This is likely my last review for a few. I will be without a computer for a week-ish as it ships out to my new home. You know what that means… endlessly playing my 3DS while I wait to return to the internet! But yeah, I wouldn’t get my hopes up over a post for two weeks or something. A week without a computer and a week to play the next game. All that said, let’s get into this game.
This game was an accident for me. I had actually bought the sequel on sale without knowing that it was a sequel. I had a few guesses, namely that New Game gave me a laundry list of options and I’m like “Hmm… there’s an import button there to import an old save. This must be a sequel”. So I sought out the sequel, it was free so no harm, no foul. Then I played it.
This is a visual novel and tactical turn-based strategy game. I had originally hoped that it would focus more on the strategy game but as I played it, I realized that the battles were kind of a waste. They seemed only to artificially increase the playtime. In that same vein, they feel necessary due to the way that the story is written. It opens like a Star Wars movie.
The galaxy is on the brink of war. The Neutral Rim is slowly being taken over by the evil
Empire PACT. The Solar Alliance wishes to remain neutral, but that can only be maintained for so long. War will break out, and planets will be massacred… (dun dun dun)
You play Kayto Shields which might be the dumbest name I’ve ever seen in a visual novel. Though another character is named Kryska Stares so… it’s a close battle. You were given the command of a ship called the Sunrider (roll credits). On the day of her field test, you are attacked and your field test has to be cut short as you run away from superior firepower. But before you go, you get to see
Alderaan Cera blown up by their Death Star Legion’s powerful laser. After that, you can choose to fly the flag of your old military OR become a pirate. If you choose anything other than become a pirate, you probably hate fun. The rest of the game we follow Captain Shields and his quest to take revenge for his planet.
There’s also an ancient civilization that used to rule the galaxy. Everyone knows about them because they still exist today in a drastically weakened state. But the game makes this mistake and I hate when this mistake is made because I can very rarely find a good way to justify it. The mistake is in ancient civilizations having more powerful technology than ours today. Let me be clear, this is not inherently bad. There are people living on Indonesian islands today, which, should they ever join the civilized world and look through history, they’ll see that the United States completed an atomic bomb capable of leveling cities in 1945. The current year is 2016. Why is 2016 technology less advanced than 1945 technology? The key difference is the location. We’re comparing the technology of two different civilizations. Sunrider doesn’t do that. What you have is a civilization that used to rule the galaxy, they had an internal conflict, that got resolved somehow, and in that resolution all of this super fancy technology got lost. It just boggles my mind because I can’t come up with too much in the way of plausible justifications. And like in Valkyria Chronicle, I wonder to myself if it would not be more interesting to play in that war, rather than the one today. But who am I kidding, you and I both know that it’s just sequel bait. We’ll get that ancient technology in the next game (probably).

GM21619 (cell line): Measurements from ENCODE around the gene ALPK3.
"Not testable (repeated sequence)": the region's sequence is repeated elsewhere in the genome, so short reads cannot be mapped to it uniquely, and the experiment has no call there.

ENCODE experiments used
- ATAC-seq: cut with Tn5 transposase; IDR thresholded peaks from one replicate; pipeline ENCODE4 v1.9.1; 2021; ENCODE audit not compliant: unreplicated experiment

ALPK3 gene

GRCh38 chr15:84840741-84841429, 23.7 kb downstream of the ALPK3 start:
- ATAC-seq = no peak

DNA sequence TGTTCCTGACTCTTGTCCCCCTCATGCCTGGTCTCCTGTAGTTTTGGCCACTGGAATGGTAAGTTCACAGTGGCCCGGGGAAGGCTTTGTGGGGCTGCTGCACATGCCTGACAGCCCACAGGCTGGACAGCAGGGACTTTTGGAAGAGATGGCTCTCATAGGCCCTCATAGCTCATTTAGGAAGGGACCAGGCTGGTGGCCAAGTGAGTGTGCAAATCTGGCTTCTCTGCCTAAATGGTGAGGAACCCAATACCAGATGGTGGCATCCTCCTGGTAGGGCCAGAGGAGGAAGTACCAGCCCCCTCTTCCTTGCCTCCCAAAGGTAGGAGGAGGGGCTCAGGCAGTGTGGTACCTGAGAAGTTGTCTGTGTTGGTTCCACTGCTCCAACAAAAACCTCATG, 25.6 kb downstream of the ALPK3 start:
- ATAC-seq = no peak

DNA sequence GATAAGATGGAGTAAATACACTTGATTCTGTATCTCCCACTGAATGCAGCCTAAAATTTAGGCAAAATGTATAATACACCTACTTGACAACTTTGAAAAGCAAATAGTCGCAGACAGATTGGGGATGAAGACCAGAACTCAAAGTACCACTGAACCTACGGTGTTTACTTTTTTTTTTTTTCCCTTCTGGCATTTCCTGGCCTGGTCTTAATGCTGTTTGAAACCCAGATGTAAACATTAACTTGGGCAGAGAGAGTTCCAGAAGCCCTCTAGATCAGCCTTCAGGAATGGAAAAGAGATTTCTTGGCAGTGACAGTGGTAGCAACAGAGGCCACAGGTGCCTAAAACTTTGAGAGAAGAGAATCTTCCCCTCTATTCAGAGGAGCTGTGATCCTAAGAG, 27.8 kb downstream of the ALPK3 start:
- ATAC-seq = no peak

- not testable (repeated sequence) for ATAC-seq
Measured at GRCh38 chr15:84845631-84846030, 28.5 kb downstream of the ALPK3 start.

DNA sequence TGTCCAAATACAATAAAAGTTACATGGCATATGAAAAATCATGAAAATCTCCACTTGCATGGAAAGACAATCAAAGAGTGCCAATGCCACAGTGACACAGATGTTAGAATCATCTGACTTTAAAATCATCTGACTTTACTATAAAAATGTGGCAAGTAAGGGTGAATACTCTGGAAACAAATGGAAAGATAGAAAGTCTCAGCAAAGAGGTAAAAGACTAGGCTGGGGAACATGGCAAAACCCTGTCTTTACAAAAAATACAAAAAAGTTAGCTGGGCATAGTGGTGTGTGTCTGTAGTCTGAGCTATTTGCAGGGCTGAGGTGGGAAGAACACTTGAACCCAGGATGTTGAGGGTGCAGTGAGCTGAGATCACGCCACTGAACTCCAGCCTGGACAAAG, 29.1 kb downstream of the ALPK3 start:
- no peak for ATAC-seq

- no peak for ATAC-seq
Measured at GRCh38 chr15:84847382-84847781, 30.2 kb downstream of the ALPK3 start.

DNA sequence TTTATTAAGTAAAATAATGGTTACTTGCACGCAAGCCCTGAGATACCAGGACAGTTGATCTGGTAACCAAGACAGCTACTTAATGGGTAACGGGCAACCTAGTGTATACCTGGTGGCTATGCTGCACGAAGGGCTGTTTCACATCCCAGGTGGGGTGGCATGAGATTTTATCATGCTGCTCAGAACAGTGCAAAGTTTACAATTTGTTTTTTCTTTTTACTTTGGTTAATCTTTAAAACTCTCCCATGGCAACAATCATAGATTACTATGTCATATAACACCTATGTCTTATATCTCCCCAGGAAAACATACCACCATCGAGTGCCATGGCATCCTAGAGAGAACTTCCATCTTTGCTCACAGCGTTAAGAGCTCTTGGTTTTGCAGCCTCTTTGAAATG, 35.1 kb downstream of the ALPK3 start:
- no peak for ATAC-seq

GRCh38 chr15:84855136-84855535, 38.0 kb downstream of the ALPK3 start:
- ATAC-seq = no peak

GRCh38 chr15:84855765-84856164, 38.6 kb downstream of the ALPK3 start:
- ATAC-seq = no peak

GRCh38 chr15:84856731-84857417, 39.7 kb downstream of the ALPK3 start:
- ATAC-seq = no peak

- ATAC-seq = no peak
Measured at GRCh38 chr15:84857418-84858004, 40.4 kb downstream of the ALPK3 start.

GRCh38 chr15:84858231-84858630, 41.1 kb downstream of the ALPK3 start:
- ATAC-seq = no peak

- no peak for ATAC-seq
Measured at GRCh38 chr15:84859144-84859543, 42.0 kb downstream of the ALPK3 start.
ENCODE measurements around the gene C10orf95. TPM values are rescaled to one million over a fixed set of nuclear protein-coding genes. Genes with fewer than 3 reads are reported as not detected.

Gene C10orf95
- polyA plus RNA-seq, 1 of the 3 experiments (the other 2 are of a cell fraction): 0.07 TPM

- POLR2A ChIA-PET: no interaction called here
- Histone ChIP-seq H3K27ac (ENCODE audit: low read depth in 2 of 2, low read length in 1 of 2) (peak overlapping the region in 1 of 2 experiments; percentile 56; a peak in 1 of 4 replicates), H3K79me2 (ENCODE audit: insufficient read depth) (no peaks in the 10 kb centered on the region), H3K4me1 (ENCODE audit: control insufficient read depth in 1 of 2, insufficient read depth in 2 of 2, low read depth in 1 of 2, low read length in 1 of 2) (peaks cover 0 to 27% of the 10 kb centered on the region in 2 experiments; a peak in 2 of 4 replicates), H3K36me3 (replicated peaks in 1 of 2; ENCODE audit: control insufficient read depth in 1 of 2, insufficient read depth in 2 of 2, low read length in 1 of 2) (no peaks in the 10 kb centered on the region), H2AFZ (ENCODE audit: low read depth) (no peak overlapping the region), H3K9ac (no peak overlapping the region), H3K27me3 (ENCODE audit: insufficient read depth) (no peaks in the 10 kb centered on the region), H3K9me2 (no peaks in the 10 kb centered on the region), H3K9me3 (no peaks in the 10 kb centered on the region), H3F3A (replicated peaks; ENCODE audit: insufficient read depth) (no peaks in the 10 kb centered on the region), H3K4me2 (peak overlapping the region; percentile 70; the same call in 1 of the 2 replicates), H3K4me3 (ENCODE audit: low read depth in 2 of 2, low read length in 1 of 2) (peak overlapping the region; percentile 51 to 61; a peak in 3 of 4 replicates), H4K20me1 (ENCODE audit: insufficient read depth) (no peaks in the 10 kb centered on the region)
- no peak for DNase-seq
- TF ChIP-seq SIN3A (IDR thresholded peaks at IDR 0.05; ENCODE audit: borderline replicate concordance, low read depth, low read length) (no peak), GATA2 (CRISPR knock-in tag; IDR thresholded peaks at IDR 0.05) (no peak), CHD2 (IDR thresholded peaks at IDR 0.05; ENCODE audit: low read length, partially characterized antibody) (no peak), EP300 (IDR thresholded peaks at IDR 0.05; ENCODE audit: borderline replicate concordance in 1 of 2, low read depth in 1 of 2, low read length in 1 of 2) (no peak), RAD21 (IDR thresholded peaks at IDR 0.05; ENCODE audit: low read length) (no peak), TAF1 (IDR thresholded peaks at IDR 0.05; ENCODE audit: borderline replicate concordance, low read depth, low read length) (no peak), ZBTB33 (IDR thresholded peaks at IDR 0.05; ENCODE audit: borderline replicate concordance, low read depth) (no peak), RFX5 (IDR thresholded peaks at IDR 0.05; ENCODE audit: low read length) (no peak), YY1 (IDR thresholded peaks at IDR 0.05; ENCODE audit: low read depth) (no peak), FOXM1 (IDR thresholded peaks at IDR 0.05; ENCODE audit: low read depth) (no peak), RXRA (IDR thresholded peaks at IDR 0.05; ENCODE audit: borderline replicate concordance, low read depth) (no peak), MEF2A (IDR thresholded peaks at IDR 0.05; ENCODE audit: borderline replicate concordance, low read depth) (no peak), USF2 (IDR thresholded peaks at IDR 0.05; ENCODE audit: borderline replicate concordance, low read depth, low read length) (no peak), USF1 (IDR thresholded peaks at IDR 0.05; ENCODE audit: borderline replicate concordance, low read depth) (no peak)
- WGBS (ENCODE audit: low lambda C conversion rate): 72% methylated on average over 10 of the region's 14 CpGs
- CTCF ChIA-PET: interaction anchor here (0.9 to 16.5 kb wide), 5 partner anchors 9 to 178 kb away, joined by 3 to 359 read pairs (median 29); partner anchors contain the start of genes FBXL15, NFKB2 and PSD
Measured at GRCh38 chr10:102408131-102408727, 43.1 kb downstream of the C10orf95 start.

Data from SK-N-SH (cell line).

Also, terrible villains. Colonel Pork Chop was tasked with capturing the a high value target that happens to be on your ship. Pork Chop gets an entire fleet to surround you, there’s no way out. There’s a bounty on your head, so they tell their men to fire on you. When Pork Chop realizes that the target is on your ship, they tell their men to stop firing. Pork Chop’s men secure the target, bringing the target over to their ships, then VACATES THE AREA. WHY DID PORK CHOPS NOT BLOW YOU UP NOW THAT THE TARGET WAS NO LONGER ON YOUR SHIP? Christ, sometimes I wish that I could be the villain. We would get so much villain stuff done because I don’t make these retarded mistakes. By leaving you alive, Pork Chops practically assures a rescue mission attempt. Terrible villains.